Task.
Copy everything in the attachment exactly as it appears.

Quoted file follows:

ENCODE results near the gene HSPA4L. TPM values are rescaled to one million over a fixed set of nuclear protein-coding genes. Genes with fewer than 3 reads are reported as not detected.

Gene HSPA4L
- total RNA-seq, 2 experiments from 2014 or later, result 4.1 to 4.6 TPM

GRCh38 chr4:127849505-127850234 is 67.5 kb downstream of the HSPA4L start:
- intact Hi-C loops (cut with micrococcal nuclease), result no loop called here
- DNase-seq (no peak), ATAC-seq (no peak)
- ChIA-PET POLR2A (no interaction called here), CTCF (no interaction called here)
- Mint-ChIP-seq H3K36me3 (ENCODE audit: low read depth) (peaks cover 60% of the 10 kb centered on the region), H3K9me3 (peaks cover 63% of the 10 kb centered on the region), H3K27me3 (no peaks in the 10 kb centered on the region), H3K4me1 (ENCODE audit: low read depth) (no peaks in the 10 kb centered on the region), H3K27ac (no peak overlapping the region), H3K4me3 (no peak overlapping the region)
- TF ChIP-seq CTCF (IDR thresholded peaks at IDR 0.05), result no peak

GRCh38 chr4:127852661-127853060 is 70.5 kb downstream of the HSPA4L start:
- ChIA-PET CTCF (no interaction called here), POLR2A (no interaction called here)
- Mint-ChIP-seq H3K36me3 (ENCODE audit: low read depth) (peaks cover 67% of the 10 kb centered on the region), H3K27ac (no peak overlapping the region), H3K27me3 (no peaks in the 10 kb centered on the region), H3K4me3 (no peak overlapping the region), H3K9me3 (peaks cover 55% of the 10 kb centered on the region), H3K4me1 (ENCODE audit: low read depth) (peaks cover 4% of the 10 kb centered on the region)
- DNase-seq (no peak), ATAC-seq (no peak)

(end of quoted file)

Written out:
ENCODE results near the gene HSPA4L. TPM values are rescaled to one million over a fixed set of nuclear protein-coding genes. Genes with fewer than 3 reads are reported as not detected.

Gene HSPA4L
- total RNA-seq, 2 experiments from 2014 or later, result 4.1 to 4.6 TPM

GRCh38 chr4:127849505-127850234 is 67.5 kb downstream of the HSPA4L start:
- intact Hi-C loops (cut with micrococcal nuclease), result no loop called here
- DNase-seq (no peak), ATAC-seq (no peak)
- ChIA-PET POLR2A (no interaction called here), CTCF (no interaction called here)
- Mint-ChIP-seq H3K36me3 (ENCODE audit: low read depth) (peaks cover 60% of the 10 kb centered on the region), H3K9me3 (peaks cover 63% of the 10 kb centered on the region), H3K27me3 (no peaks in the 10 kb centered on the region), H3K4me1 (ENCODE audit: low read depth) (no peaks in the 10 kb centered on the region), H3K27ac (no peak overlapping the region), H3K4me3 (no peak overlapping the region)
- TF ChIP-seq CTCF (IDR thresholded peaks at IDR 0.05), result no peak

GRCh38 chr4:127852661-127853060 is 70.5 kb downstream of the HSPA4L start:
- ChIA-PET CTCF (no interaction called here), POLR2A (no interaction called here)
- Mint-ChIP-seq H3K36me3 (ENCODE audit: low read depth) (peaks cover 67% of the 10 kb centered on the region), H3K27ac (no peak overlapping the region), H3K27me3 (no peaks in the 10 kb centered on the region), H3K4me3 (no peak overlapping the region), H3K9me3 (peaks cover 55% of the 10 kb centered on the region), H3K4me1 (ENCODE audit: low read depth) (peaks cover 4% of the 10 kb centered on the region)
- DNase-seq (no peak), ATAC-seq (no peak)